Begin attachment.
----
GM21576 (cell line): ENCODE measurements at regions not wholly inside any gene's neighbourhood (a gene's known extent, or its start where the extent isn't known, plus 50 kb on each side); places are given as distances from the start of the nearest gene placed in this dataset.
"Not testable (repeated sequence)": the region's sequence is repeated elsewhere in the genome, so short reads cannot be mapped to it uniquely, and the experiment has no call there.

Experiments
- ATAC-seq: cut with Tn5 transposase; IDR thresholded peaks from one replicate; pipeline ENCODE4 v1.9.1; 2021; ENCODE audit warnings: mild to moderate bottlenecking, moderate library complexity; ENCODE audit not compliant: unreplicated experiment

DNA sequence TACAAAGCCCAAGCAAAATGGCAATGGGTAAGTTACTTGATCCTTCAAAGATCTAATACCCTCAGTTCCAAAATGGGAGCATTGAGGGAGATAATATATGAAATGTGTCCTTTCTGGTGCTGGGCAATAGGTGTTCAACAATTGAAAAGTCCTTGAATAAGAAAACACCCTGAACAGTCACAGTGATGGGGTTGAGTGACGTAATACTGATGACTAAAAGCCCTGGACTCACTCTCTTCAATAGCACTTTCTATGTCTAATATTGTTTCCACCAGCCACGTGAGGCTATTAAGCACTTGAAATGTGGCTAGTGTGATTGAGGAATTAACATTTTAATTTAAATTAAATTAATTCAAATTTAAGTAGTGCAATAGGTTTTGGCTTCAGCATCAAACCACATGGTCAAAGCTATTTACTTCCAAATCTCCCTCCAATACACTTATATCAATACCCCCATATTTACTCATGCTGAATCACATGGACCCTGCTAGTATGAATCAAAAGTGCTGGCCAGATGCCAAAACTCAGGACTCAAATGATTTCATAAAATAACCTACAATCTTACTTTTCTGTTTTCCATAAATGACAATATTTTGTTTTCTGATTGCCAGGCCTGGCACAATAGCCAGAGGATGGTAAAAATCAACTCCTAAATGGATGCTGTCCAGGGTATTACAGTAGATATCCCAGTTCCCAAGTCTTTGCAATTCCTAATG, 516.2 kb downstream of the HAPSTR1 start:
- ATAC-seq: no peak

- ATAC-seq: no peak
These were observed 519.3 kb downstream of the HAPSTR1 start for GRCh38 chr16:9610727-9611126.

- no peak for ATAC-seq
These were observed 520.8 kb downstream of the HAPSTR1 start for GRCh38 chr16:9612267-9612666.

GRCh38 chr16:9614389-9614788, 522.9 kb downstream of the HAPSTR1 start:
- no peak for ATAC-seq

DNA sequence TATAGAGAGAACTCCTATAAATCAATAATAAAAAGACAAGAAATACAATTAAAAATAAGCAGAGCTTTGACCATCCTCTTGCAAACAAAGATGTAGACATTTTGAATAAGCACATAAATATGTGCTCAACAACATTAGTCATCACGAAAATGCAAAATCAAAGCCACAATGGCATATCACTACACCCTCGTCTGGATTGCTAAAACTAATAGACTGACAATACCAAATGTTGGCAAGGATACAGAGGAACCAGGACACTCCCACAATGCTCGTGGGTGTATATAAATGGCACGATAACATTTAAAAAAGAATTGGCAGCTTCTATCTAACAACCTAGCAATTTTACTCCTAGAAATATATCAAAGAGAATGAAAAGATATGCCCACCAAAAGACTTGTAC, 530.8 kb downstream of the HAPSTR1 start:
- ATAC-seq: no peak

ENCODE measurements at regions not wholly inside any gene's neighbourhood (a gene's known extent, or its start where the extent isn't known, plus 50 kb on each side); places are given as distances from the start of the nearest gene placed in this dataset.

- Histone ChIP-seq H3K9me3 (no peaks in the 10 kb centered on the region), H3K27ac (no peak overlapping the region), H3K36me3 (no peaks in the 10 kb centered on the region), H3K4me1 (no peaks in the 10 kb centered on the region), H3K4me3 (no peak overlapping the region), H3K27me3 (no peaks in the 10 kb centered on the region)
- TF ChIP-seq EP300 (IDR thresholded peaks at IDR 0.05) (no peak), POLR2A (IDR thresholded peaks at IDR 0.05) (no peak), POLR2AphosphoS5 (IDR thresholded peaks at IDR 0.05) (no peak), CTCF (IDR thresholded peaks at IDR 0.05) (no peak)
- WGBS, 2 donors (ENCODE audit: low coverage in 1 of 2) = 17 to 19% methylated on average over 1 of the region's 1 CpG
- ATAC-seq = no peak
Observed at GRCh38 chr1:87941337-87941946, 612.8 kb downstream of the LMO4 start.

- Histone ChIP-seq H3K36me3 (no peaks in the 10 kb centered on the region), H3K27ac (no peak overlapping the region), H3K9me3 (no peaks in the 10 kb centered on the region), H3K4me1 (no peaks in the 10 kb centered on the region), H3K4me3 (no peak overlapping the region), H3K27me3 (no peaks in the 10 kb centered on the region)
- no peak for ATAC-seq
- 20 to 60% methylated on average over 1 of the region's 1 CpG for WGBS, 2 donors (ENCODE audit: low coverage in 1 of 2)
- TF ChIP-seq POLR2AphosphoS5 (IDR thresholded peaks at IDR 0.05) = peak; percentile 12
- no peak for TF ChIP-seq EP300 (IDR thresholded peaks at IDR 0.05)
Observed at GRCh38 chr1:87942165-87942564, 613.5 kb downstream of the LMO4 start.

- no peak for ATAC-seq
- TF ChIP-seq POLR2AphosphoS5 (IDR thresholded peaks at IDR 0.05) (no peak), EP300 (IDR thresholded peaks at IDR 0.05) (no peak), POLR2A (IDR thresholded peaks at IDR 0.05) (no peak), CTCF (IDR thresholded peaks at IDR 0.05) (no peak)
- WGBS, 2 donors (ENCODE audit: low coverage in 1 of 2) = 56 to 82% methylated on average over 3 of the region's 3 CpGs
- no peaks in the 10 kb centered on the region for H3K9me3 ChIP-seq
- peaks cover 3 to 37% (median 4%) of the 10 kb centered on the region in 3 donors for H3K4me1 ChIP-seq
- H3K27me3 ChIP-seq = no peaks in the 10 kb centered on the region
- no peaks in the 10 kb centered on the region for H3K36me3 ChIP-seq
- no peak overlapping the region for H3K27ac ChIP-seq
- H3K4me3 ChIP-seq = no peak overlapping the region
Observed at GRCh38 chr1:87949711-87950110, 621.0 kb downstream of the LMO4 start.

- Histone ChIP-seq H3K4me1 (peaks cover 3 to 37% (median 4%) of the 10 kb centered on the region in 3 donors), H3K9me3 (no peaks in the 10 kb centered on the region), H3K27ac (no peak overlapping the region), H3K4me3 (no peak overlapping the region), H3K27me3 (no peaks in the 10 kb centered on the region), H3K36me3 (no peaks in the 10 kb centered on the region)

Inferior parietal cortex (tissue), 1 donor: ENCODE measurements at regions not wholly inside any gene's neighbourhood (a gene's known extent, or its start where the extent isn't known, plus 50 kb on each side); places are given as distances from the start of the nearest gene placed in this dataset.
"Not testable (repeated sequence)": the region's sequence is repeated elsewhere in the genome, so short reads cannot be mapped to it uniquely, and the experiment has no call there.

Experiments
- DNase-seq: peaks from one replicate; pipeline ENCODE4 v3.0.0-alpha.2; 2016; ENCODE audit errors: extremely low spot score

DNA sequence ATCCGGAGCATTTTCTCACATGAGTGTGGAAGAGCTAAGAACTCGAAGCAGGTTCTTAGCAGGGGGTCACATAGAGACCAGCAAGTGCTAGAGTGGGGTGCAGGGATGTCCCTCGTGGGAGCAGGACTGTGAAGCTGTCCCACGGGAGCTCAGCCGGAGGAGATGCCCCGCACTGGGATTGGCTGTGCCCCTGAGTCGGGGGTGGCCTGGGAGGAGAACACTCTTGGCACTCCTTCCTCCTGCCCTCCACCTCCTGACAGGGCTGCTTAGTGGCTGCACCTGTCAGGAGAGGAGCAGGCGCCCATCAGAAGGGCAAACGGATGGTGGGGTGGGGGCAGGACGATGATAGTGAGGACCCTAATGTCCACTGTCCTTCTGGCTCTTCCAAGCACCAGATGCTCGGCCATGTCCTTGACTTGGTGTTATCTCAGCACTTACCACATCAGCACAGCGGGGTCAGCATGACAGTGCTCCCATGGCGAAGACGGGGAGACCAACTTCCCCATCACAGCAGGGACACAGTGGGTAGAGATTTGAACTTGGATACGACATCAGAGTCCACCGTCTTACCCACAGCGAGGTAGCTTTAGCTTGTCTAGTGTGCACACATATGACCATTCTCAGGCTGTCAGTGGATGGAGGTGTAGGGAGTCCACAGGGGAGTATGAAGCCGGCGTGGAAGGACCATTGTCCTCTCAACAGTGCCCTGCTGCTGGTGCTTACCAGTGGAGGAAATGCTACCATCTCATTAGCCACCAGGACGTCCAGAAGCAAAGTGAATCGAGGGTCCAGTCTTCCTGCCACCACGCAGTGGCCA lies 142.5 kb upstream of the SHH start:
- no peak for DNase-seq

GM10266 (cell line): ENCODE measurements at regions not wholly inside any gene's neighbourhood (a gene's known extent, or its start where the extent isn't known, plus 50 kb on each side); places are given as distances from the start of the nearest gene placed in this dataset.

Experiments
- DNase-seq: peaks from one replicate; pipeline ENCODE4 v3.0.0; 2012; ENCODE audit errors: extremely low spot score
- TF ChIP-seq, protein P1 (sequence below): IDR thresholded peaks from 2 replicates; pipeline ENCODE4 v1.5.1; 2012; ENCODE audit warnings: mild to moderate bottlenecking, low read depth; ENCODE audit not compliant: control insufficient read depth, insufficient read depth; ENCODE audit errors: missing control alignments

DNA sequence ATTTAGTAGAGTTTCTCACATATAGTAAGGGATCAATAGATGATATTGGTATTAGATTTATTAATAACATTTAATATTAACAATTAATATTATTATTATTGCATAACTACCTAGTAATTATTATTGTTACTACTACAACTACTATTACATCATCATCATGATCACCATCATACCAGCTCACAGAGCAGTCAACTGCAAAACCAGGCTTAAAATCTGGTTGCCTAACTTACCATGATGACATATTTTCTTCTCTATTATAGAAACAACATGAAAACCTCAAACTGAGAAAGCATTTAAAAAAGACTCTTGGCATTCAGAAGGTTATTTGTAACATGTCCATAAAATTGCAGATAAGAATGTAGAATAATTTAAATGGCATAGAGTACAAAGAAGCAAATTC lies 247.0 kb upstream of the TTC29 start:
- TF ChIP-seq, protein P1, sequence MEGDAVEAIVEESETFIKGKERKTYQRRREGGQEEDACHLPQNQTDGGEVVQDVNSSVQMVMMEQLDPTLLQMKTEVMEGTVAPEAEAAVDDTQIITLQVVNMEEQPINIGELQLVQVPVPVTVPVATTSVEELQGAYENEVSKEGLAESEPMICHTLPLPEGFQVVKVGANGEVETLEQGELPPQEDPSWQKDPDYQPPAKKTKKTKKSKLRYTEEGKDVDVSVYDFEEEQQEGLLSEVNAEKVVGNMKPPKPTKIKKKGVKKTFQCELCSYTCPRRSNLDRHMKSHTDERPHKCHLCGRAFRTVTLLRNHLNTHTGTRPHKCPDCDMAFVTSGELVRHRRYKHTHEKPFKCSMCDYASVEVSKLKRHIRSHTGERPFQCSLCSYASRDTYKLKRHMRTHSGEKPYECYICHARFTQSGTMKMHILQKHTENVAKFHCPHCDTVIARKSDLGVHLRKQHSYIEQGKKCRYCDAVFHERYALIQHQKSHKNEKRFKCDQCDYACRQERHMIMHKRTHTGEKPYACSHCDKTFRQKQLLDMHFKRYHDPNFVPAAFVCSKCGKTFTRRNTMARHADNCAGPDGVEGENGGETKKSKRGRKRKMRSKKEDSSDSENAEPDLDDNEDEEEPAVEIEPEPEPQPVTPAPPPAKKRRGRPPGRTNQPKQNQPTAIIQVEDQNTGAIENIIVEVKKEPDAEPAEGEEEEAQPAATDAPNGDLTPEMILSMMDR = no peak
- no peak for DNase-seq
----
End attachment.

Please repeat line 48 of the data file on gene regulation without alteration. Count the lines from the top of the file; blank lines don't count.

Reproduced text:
DNA sequence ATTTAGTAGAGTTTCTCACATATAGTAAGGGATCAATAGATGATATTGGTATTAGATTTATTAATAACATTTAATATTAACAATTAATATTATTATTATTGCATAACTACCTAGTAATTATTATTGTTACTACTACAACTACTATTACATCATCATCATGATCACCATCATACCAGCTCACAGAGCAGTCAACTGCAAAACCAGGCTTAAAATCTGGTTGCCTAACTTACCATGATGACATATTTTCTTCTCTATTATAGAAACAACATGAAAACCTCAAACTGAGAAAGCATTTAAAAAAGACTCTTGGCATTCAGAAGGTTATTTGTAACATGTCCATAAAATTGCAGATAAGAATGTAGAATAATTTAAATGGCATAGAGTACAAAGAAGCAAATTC lies 247.0 kb upstream of the TTC29 start: